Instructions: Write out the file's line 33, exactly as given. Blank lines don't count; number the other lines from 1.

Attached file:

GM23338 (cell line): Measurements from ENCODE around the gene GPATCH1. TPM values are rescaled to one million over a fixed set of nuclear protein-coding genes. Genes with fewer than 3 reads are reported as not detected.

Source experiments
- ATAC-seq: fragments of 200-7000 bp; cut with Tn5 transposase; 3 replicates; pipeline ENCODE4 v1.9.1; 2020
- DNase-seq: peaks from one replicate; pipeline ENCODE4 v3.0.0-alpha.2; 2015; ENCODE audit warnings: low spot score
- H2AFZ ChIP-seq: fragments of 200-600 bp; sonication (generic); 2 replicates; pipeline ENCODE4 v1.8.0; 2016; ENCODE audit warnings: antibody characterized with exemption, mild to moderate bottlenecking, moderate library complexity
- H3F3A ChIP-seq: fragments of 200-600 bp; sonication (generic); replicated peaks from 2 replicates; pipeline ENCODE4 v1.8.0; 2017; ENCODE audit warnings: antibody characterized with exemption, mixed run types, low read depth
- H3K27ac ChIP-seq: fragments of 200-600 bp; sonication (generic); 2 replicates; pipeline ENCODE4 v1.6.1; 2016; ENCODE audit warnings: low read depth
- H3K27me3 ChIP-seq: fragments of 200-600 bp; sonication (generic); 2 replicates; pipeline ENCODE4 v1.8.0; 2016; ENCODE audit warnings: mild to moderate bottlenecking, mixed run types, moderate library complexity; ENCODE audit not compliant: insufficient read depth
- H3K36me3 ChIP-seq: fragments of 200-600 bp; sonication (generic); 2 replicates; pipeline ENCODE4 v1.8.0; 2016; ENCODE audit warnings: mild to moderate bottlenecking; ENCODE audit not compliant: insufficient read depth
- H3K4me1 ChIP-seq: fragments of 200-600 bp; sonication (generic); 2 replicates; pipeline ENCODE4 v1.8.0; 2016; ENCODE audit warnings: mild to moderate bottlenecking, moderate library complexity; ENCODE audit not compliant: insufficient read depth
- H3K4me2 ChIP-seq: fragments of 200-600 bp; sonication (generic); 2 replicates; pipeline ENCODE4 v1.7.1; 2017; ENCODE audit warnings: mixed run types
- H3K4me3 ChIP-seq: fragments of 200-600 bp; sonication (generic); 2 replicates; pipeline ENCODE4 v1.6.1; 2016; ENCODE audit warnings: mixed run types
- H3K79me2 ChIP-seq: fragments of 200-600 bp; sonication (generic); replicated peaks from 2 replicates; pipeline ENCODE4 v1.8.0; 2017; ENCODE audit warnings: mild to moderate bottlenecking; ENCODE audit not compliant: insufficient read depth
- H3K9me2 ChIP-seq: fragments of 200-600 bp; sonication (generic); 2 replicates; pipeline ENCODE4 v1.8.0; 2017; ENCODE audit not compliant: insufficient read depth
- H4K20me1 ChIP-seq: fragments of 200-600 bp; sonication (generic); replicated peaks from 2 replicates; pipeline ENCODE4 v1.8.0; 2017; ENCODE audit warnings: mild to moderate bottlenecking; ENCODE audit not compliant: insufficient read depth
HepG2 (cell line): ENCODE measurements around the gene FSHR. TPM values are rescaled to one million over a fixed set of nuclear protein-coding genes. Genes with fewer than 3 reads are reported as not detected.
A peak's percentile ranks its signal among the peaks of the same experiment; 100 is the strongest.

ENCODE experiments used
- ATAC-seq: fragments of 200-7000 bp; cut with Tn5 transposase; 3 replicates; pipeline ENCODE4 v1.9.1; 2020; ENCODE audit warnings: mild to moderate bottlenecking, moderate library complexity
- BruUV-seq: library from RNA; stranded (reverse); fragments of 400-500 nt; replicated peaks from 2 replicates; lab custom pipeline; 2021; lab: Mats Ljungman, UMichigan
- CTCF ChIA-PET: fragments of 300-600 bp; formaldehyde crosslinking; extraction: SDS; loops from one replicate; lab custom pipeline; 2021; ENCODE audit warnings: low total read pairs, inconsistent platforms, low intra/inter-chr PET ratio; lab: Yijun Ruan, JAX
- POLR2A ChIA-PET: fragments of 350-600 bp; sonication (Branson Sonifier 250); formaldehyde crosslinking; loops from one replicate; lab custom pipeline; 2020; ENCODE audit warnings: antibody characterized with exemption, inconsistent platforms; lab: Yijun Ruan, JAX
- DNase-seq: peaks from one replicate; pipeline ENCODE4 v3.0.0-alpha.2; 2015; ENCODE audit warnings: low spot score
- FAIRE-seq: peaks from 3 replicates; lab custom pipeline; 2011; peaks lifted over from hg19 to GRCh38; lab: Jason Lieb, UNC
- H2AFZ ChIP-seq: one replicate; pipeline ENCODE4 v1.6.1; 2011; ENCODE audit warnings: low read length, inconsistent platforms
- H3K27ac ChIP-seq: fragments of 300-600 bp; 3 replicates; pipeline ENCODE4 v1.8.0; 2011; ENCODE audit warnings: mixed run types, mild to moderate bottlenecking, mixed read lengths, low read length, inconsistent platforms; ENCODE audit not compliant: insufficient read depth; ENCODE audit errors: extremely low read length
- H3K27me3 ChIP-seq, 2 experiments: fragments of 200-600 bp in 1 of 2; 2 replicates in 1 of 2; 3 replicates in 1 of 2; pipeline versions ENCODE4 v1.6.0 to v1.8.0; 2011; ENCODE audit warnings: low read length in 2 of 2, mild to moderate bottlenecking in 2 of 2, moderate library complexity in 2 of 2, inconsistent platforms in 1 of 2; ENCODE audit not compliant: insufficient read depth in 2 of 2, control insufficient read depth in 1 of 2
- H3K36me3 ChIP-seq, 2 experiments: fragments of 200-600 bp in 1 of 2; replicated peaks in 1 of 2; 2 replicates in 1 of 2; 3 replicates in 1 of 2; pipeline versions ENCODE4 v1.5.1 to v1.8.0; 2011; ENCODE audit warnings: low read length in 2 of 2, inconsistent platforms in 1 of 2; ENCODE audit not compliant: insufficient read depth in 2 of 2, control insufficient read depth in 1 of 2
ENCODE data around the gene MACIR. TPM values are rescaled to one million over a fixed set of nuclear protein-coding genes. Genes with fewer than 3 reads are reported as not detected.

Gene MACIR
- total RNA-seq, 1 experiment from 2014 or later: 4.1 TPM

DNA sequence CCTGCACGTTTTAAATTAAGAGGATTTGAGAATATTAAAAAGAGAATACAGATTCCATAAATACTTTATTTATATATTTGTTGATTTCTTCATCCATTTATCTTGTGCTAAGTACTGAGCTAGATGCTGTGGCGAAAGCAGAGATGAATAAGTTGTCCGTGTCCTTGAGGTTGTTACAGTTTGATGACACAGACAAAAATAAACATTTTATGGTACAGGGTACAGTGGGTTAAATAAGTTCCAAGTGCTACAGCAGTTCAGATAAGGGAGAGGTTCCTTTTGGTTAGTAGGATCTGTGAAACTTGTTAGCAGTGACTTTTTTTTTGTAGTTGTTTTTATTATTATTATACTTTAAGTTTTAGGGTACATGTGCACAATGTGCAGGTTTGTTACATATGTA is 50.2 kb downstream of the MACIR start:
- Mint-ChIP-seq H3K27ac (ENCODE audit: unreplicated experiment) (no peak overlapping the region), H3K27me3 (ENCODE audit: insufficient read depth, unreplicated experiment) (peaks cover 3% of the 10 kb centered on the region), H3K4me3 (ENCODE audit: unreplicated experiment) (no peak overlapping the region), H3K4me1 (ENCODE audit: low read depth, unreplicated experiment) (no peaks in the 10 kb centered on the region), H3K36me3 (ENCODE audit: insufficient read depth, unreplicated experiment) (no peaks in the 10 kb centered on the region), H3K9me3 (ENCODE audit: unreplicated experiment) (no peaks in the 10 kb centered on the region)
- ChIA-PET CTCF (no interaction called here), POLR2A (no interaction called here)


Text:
- Mint-ChIP-seq H3K27ac (ENCODE audit: unreplicated experiment) (no peak overlapping the region), H3K27me3 (ENCODE audit: insufficient read depth, unreplicated experiment) (peaks cover 3% of the 10 kb centered on the region), H3K4me3 (ENCODE audit: unreplicated experiment) (no peak overlapping the region), H3K4me1 (ENCODE audit: low read depth, unreplicated experiment) (no peaks in the 10 kb centered on the region), H3K36me3 (ENCODE audit: insufficient read depth, unreplicated experiment) (no peaks in the 10 kb centered on the region), H3K9me3 (ENCODE audit: unreplicated experiment) (no peaks in the 10 kb centered on the region)